Soccer / Sports

World Cup preparation about to get serious

SAN FRANCISCO -- Azerbaijan, a little Eastern European nation tucked away on the Caspian Sea, has never been confused as a soccer power.

It is ranked 85th in the world and since independence in 1992 has never qualified for a World Cup or European championship.

U.S. coach Jurgen Klinsmann could not imagine a better opponent to begin the nitty-gritty of a World Cup campaign.

The 14th-ranked Americans will play host to Azerbaijan on Tuesday night at Candlestick Park in the first of three exhibitions before the team travels to Brazil.

"We don't want to hit a top-10 team right away after a strong preparation" of training camp at Stanford, Klinsmann said Monday.

His 23-player team also plays host to Turkey on Sunday in Harrison, N.J., and Nigeria on June7 in Jacksonville, Fla. Then it becomes real with the World Cup opener June16 against Ghana.

"We have three opportunities to get it right," goalkeeper Tim Howard said Monday.

The Americans held their first public practice Monday evening since arriving in the Bay Area two weeks ago. A crowd of about 1,000 watched, and a few let their feelings known about Klinsmann's controversial snub of American star Landon Donovan. When the coach ran onto the field, one man shouted, "Where's Landon?"

With the World Cup just three weeks away, the Americans have plenty of other questions heading into the Azerbaijan game.

Klinsmann plans to use all six substitutions against Azerbaijan as he puts the finishing touches on a lineup that he hopes shocks the soccer world by advancing through tough GroupG that also includes Germany and Portugal.

"We'll definitely experiment here and there," Klinsmann said of the lineup. "We also want to see a flow in our game with a lineup in our eyes that looks strong."

In other words, U.S. fans will get their first peek at Klinsmann's thinking with the starting unit against Azerbaijan, which finished fourth in its European qualifying pool that included World Cup participants Portugal and Russia.

But the oil-rich nation didn't embarrass itself in going 1-3-6 behind German coach Berti Vogts, who will become a U.S. scout after Tuesday's game. The game also will be of prime interest to the soccer-loving nation of 8 million people that borders Russia, Georgia, Armenia and Iran.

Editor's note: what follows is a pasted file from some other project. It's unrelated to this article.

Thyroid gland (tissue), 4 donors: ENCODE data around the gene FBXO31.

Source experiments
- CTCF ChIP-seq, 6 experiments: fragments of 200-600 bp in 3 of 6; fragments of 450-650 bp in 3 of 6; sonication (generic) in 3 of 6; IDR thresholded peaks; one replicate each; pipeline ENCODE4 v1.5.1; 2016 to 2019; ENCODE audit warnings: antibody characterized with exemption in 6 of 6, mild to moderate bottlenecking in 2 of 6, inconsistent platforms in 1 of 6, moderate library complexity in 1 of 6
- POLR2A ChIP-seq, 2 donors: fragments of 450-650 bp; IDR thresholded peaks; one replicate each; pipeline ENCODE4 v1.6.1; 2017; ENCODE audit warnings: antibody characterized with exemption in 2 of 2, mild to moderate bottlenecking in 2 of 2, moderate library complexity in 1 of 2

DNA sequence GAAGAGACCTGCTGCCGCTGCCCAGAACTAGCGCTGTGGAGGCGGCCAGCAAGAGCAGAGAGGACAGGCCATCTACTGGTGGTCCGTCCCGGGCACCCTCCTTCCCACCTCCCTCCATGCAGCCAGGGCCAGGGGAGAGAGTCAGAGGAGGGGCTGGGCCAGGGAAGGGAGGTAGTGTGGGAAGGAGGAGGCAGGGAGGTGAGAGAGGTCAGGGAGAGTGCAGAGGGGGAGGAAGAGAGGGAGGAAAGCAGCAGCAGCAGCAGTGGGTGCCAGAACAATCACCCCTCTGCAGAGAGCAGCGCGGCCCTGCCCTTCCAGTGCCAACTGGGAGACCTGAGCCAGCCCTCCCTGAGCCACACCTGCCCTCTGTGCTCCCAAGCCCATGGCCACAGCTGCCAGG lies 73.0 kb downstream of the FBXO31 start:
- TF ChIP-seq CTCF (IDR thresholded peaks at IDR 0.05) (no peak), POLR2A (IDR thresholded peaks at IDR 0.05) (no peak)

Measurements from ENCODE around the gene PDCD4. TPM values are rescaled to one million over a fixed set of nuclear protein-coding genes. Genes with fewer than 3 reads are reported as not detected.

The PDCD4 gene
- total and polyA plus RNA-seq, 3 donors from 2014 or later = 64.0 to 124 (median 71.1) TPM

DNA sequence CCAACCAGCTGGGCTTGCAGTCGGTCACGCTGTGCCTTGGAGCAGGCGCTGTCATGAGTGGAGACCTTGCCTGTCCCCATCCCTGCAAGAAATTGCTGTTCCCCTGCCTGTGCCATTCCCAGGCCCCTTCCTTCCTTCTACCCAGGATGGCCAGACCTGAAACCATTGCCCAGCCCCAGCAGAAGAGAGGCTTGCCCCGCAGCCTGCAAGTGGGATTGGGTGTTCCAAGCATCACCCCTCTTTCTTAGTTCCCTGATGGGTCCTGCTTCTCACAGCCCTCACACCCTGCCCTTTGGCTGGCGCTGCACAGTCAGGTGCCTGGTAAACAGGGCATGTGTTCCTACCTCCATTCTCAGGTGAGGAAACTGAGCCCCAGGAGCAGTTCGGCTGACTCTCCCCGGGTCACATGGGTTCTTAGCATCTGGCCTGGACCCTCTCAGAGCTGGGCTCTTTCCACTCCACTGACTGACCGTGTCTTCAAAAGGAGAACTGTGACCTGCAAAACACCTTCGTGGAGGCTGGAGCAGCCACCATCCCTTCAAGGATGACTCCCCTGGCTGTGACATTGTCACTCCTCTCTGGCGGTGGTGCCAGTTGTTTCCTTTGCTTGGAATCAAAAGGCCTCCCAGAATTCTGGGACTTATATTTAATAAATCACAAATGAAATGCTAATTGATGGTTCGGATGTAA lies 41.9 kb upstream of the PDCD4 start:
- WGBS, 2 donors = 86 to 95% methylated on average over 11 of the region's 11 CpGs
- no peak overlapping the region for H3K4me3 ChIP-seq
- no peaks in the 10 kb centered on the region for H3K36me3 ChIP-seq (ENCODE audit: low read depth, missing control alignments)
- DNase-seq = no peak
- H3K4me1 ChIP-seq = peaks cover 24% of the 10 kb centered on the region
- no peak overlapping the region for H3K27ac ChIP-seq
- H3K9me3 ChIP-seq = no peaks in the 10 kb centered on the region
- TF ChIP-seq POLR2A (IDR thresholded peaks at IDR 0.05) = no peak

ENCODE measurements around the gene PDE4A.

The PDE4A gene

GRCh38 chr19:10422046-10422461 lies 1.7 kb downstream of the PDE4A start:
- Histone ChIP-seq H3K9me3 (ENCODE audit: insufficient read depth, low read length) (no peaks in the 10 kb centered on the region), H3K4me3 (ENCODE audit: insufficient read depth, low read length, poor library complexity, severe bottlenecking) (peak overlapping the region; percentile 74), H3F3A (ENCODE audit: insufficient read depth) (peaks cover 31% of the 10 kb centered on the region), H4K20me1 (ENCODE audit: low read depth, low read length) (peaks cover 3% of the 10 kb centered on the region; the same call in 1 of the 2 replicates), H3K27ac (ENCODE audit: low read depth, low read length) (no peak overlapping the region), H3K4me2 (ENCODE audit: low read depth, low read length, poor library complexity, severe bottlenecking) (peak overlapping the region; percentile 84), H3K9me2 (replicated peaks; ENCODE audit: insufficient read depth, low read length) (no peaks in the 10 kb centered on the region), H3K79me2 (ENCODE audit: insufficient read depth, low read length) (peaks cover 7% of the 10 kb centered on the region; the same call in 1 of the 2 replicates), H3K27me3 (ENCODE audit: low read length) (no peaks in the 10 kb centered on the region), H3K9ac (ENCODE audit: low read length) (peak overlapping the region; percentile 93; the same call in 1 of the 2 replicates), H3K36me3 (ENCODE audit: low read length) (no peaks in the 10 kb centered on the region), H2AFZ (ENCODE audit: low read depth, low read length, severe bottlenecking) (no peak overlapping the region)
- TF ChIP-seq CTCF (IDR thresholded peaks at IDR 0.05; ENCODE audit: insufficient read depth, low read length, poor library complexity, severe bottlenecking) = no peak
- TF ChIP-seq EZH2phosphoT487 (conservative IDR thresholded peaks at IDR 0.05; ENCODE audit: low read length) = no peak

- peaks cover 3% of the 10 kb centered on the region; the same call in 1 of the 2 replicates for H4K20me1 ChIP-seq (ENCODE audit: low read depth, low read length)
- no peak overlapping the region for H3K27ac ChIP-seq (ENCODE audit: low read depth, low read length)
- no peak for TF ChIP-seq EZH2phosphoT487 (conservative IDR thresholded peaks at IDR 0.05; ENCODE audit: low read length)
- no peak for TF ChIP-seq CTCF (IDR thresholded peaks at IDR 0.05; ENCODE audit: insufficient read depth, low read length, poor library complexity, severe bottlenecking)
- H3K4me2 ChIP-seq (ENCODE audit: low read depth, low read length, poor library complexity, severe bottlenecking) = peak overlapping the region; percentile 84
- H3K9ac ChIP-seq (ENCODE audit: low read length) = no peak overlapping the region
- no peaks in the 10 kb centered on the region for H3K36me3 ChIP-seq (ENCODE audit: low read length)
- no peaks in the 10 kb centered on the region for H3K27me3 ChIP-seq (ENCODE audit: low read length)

"It's at 7 a.m." Vogts said of the 12-hour time difference. "Maybe 4 million will be waiting for the match against the big USA."

For Klinsmann, "It is just great to go out on a real field and measure yourself with a real team."

The Americans held three scrimmages at Stanford, including playing the Cardinal men's team and an under-23 Earthquakes squad. But the international friendly provides a palpable sense of reality.

Some of the team's spots are cemented: Forward Clint Dempsey, midfielder Michael Bradley and Howard are the Americans' most familiar faces. But a new back line leaves questions about the Americans' ability to stop the creative players they will face in all three GroupG opponents.

"I'm hoping we can figure out this back four," former U.S. star Brian McBride said Monday.

They've been focused on it. Omar Gonzalez said he and fellow center back Matt Besler have been working for the past three weeks to create cohesion.

But good defense is much more than two muscular central defenders. Although the players haven't had much time together, they've had enough, according to Bradley.

"This group has been together for three, four years," he said. "When you talk about chemistry and mentality, we're lucky those things come easy for us."

Klinsmann agreed.

"It's an automatic thing that happens there," he said.

--Chris Wondolowski scored two goals during a team scrimmage Monday.

(c)2014 San Jose Mercury News (San Jose, Calif.)

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